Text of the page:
Change Management in Shared Software Specifications

Change Management in Shared Software Specifications

Fathi Taibi (University of Management and Technology, Malaysia)
DOI: 10.4018/978-1-4666-2958-5.ch001
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Abstract

In order to support the collaborative development of software specifications, there is a need to automate the extraction and integration of the parallel changes or revisions that are made to a shared specification. These revisions are aimed at reaching a specification that satisfies the needs of all the stakeholders. Hence, merging conflicts are inevitable and must be detected and resolved in order to commit the changes made properly to the shared specification leading to a consistent result. A framework is proposed in this chapter to extract and integrate the parallel changes made to Object-Oriented formal specifications in a collaborative development environment. A formal foundation is proposed to uniformly define the specifications, the revisions made to them and the possible merging conflicts. The proposed framework allows extracting and integrating the parallel changes made while addressing a wide range of merging conflicts at the same time. Evaluating the developed algorithms has shown good signs in terms of accuracy and scalability.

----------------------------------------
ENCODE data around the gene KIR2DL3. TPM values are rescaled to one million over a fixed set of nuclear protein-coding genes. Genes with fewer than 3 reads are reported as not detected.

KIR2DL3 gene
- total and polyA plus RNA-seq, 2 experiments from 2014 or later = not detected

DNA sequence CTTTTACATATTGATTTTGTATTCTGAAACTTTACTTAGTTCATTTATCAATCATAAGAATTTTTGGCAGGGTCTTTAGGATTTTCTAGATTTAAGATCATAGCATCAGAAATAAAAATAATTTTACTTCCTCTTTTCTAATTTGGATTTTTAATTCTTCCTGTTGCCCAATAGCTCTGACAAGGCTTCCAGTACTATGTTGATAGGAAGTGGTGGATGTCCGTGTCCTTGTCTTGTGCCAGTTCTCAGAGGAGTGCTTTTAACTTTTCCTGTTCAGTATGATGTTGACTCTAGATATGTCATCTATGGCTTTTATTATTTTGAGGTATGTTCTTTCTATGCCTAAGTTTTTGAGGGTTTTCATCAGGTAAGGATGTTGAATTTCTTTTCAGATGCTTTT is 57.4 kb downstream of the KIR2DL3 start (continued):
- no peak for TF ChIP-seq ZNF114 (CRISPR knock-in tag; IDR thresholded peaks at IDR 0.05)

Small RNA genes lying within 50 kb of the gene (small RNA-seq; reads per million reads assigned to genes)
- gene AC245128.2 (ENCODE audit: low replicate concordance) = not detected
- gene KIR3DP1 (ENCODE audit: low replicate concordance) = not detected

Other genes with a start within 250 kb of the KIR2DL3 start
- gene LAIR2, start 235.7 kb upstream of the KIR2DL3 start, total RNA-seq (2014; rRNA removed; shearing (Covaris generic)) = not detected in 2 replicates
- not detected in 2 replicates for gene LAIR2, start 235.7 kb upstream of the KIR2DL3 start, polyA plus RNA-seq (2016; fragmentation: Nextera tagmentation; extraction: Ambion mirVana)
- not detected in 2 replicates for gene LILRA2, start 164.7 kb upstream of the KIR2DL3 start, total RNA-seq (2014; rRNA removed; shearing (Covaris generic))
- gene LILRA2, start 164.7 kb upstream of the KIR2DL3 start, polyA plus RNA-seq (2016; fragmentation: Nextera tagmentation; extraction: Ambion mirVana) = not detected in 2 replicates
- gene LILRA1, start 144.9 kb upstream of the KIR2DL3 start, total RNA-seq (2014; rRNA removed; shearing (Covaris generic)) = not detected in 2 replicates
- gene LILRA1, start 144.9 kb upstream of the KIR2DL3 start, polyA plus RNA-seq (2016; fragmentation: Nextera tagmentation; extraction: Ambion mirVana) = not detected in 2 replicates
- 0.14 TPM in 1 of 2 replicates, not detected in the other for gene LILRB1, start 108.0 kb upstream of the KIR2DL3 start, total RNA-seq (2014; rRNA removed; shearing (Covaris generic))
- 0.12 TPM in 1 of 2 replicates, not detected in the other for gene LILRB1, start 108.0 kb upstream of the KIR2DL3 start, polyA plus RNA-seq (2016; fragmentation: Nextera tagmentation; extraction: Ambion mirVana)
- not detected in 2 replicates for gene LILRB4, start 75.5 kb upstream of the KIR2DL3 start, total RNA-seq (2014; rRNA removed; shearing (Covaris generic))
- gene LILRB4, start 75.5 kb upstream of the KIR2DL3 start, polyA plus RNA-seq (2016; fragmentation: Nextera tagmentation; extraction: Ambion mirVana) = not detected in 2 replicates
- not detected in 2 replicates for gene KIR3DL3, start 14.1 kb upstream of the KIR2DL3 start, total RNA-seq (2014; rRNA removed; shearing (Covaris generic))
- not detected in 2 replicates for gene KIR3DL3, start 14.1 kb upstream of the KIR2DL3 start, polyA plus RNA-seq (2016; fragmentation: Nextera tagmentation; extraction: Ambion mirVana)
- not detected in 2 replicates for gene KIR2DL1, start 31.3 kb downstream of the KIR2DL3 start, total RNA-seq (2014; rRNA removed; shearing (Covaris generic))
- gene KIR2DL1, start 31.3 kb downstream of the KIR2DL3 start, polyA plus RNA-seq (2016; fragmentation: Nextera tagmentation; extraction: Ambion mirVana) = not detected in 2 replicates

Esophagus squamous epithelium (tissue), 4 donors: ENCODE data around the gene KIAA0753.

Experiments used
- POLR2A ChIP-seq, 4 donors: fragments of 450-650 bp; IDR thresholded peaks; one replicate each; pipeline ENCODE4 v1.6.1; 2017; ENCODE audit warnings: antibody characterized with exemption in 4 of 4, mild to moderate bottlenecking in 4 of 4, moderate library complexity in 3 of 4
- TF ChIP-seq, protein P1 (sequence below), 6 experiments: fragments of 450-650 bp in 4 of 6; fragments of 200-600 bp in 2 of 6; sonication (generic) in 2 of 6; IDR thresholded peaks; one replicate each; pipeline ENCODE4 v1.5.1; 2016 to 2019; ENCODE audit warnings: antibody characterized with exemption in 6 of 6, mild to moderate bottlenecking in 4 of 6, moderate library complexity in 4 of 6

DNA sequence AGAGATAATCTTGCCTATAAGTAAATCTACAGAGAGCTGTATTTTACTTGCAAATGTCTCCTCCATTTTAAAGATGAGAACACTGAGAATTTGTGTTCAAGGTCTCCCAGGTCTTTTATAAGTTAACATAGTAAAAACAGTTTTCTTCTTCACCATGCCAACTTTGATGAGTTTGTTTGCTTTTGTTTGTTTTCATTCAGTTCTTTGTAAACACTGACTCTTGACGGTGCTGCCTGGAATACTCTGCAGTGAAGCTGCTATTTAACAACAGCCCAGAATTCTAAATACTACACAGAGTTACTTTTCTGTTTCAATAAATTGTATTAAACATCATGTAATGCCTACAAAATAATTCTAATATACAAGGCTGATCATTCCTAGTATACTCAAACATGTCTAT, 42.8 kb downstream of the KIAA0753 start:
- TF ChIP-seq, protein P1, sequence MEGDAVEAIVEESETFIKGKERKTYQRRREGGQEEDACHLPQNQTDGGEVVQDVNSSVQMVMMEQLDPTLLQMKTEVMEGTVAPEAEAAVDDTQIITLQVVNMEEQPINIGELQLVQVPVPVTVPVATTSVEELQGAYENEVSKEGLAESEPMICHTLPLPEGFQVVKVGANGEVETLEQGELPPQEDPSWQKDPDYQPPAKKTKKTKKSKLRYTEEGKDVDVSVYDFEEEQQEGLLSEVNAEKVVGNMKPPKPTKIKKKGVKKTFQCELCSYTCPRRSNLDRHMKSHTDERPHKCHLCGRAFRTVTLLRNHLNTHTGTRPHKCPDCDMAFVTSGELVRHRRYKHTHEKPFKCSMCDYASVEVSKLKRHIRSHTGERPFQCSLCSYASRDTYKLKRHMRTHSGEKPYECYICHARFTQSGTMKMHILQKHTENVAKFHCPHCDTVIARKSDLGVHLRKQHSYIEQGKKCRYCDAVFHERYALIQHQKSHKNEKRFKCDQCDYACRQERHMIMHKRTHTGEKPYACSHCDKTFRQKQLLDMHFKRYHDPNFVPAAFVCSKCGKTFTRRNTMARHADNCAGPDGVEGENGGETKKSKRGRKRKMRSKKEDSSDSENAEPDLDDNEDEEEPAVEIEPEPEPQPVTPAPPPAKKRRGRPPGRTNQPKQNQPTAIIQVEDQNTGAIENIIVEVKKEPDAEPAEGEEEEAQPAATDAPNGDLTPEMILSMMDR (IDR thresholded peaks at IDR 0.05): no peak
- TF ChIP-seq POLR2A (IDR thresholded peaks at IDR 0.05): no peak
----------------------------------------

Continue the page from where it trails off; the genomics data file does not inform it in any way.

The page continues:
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The Change Management Problem

Software merging (Altmanninger et al., 2009; Boronat et al., 2007) is the process of combining n (usually n=2) alternative versions of a software document into a consolidated version. Supporting collaborative development of OO formal specifications requires merging the parallel revisions made to a shared specification located at shared repository. It also requires the detection and resolution of any conflicts caused by the various revisions made. Hence, the main problem here is how the parallel changes made to a shared OO formal specification can be systematically combined while ensuring the consistency of the resulting specification.

The copy-modify-merge paradigm (Ignat & Norrie, 2006) allows optimistic collaborative editing (Penichet et al., 2007) to be performed on documents located in a shared repository. The latter contains some shared documents undergoing revisions and is accessed by multiple users working in a distributed and asynchronous fashion. In the shared repository, only the last version of a particular document is saved. However, the revisions made over the collaboration time to each one of the documents are saved as well. This version management style allows saving a substantial amount of disk space since not all versions of a particular document are maintained and the revisions made (differences) are generally much smaller than the documents themselves. Figure 1 shows a graphical illustration of this paradigm.

Figure 1.

A graphical illustration of the copy-modify-merge paradigm

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